I am highly recommending this show to people with children and teenagers, especially Black boys and young Black men. This is not a "Black" show as such, but the vast majority of the dancers and singers are Black or mixed race, and the show has a lot of Black attitude and culture built into its DNA. It definitely has Black energy and passion running right through it. It shows these young people that Black and mixed race performers can be the leads on a West End stage. I want children and young people to see theatre that makes them feel alive and happy and that makes them want to become performers on the stage. This show is it! It will show boys and young men that dancing is hip and cool and not just for sissies. That you can be a real man, testosterone filled, and yet dance like an angel, and that this is something to aspire to, not denigrate and laugh at.
On a personal level, recently there was a project manager post advertised at a small charity which specialised in boxing and martial arts. I have no issue with martial arts. I have a huge issue with boxing. After a lot of soul-searching, I did not put in an application. Whilst I appreciate boxing can teach you disicpline, keep you fit, give you a positive and constructive outlet, teach you respect for authority and provide you with good role models, boxing's goal is to hit someone else's head so hard you knock them out. Over time this causes irreparable brain damage. How could I promote and support that? This is what I would want to promote and support and sell. High energy, creative, mind-blowing dance, that knocks the audience off their feet and delivers a standing ovation every night. I want children and young people to perform not box (sorry, as usual, I have got on my soapbox!).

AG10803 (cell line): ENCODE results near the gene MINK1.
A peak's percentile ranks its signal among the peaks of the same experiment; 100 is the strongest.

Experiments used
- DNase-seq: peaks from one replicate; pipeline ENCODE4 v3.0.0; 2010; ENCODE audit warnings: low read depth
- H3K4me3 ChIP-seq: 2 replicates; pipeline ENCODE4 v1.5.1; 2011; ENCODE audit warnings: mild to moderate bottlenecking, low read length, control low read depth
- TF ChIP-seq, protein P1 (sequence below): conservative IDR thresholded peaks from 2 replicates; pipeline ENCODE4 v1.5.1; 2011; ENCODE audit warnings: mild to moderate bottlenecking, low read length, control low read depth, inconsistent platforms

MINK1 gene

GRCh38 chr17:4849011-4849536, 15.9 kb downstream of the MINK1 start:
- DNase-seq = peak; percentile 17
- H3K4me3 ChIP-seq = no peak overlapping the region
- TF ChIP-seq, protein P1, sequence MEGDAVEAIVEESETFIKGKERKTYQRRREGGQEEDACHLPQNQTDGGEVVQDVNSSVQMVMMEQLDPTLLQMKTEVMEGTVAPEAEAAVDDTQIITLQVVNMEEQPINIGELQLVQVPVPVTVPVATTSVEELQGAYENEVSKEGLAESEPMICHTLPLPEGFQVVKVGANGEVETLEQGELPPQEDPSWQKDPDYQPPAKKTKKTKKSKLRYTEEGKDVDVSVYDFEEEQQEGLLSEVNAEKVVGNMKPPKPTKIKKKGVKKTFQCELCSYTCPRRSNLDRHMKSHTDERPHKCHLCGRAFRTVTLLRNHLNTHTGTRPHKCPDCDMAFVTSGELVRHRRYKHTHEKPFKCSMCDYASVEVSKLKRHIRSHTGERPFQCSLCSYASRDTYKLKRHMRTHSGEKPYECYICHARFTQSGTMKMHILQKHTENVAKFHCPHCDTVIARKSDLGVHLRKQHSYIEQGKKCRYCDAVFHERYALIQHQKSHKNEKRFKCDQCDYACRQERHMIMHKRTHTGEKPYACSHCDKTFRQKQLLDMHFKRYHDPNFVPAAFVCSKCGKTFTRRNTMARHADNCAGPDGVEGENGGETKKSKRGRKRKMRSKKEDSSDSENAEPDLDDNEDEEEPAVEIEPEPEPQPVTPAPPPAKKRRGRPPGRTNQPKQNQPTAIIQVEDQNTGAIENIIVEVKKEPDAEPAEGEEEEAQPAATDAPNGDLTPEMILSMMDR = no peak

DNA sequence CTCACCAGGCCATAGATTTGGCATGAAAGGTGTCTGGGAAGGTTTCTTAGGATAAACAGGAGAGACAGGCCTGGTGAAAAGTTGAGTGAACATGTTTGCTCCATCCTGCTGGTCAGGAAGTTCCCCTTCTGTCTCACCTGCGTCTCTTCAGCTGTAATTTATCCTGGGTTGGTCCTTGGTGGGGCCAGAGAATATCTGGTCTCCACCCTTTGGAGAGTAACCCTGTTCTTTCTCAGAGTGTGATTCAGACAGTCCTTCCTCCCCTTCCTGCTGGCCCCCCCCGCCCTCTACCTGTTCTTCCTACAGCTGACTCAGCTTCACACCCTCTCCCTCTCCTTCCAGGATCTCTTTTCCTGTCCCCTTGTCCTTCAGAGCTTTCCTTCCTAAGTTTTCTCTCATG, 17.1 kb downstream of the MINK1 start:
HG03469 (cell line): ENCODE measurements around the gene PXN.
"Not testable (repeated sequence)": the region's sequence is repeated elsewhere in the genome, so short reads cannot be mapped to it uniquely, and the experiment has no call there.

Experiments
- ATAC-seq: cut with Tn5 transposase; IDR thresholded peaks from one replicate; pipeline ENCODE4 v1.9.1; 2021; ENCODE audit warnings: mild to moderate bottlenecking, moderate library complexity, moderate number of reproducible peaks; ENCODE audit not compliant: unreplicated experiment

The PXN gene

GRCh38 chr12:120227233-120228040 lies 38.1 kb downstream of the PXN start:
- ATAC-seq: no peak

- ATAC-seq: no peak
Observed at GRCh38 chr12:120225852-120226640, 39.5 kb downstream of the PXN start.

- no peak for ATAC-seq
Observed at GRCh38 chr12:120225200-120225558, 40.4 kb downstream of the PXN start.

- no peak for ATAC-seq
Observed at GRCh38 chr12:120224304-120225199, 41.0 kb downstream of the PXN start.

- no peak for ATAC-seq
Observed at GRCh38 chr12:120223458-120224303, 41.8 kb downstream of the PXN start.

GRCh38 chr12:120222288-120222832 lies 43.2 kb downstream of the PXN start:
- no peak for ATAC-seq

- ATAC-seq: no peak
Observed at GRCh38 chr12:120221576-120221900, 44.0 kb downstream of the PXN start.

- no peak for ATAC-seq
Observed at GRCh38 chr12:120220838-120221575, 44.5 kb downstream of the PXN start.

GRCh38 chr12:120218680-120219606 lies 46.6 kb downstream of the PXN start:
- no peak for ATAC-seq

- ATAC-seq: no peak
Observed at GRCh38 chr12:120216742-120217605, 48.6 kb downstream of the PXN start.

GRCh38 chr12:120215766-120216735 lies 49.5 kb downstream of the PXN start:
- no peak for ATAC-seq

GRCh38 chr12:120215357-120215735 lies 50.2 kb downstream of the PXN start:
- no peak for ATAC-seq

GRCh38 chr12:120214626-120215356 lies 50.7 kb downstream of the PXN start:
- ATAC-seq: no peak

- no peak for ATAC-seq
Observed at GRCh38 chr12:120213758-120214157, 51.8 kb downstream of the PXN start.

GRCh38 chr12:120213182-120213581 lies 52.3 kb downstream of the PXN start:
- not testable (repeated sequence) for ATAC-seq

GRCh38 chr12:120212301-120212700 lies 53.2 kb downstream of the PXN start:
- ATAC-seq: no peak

I will get off my soapbox and say - I am highly recommending this to children and adults alike, it is a fun night out for all the family at the theatre, and the dance and the music is mind-blowing, and the issues dealt with make you think and use your mind. See it now!
To read more about the production and to book tickets, follow the link:
This is a world premiere, the show runs until Saturday 19 November and ticket prices start at £12. Under 16s have half price tickets on all performances and there are free post-show hip hop classes on selected dates. The age guidance on the show is 7+.
Get yourself down there now!